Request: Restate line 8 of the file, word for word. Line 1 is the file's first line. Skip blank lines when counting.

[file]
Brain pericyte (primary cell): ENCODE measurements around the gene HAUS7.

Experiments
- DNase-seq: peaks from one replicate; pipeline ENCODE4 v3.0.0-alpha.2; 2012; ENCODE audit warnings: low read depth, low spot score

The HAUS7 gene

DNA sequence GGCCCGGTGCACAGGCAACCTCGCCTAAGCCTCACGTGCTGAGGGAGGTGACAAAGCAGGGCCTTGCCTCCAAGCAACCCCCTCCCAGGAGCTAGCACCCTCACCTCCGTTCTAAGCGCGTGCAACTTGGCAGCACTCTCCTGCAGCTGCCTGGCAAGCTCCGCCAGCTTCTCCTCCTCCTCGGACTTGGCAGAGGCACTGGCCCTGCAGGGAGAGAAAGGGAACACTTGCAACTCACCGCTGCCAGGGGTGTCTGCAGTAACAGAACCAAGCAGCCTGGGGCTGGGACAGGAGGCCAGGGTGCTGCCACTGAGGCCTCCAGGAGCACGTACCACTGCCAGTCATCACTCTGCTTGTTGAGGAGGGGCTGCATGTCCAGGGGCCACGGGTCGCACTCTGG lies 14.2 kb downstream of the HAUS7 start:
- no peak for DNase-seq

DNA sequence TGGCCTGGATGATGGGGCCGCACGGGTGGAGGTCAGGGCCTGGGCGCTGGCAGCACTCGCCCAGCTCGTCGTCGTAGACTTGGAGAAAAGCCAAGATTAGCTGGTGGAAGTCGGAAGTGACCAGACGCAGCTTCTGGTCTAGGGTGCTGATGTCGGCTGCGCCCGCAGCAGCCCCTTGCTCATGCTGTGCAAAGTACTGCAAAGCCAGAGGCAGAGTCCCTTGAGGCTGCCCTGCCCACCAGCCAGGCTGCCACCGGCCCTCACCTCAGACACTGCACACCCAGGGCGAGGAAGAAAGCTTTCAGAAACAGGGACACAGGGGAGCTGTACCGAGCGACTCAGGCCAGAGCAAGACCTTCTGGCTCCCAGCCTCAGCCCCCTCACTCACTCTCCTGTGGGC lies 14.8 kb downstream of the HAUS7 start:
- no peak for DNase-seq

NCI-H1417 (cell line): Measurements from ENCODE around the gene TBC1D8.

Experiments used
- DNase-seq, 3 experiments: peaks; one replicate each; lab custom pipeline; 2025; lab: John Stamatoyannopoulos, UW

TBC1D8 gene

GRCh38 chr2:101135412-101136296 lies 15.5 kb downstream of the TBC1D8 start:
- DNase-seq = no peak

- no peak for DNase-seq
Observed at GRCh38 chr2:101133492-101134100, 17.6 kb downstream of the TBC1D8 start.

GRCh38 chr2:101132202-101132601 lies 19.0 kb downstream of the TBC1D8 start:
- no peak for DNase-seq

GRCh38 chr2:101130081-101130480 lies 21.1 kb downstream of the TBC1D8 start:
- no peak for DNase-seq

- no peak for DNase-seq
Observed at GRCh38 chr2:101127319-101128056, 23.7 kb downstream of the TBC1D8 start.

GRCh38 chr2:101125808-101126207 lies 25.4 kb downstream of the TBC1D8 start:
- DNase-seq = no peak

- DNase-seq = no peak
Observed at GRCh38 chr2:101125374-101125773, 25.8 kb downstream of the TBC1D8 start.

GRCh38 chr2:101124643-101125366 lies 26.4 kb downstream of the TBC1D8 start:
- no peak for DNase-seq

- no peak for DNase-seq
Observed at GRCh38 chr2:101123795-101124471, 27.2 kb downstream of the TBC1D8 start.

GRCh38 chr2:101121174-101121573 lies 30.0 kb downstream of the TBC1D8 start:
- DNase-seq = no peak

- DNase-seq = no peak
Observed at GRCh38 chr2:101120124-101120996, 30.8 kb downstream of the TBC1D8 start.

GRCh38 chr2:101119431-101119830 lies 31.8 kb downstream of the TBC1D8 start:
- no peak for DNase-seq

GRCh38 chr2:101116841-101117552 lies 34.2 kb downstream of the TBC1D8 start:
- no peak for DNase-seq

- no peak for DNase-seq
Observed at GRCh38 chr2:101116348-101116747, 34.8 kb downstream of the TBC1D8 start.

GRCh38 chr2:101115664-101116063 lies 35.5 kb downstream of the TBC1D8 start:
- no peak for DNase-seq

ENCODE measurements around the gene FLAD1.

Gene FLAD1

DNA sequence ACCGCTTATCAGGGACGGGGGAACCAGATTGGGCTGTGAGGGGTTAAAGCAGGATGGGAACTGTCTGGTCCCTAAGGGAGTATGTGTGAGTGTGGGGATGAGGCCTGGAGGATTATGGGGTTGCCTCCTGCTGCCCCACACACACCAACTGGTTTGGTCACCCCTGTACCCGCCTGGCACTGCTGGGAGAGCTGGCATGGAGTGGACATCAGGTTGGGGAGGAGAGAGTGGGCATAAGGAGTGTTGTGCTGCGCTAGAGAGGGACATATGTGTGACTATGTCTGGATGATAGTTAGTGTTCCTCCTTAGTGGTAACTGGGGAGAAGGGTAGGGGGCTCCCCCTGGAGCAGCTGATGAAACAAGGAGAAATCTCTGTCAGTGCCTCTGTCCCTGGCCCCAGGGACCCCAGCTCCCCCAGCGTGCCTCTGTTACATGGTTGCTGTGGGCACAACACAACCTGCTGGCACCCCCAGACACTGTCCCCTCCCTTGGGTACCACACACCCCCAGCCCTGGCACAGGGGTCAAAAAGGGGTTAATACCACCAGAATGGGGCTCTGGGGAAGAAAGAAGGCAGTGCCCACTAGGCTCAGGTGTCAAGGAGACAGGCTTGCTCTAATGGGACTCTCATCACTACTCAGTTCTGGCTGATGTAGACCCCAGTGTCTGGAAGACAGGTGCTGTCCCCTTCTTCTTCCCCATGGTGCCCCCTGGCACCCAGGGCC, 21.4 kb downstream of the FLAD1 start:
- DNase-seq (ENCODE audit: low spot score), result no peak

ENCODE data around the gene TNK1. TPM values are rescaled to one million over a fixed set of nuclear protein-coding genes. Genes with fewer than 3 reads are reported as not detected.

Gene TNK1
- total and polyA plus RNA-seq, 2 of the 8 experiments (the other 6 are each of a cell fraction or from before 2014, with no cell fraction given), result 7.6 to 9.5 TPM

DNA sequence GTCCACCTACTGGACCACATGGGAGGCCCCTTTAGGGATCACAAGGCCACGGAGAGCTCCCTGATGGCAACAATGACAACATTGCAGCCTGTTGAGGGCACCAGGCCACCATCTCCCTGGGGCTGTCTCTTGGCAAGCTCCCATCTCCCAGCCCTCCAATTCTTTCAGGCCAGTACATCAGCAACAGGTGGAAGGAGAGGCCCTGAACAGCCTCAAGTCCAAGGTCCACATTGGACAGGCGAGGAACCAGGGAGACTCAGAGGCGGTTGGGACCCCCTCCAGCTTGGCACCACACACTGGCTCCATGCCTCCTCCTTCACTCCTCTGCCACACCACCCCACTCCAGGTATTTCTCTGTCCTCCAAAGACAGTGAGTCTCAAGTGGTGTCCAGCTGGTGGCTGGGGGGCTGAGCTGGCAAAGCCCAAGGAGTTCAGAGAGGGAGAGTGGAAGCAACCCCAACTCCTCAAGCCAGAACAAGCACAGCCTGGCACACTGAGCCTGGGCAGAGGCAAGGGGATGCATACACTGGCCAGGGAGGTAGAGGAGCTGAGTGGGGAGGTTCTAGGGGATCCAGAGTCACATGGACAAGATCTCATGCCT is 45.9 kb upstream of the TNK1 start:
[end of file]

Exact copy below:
- no peak for DNase-seq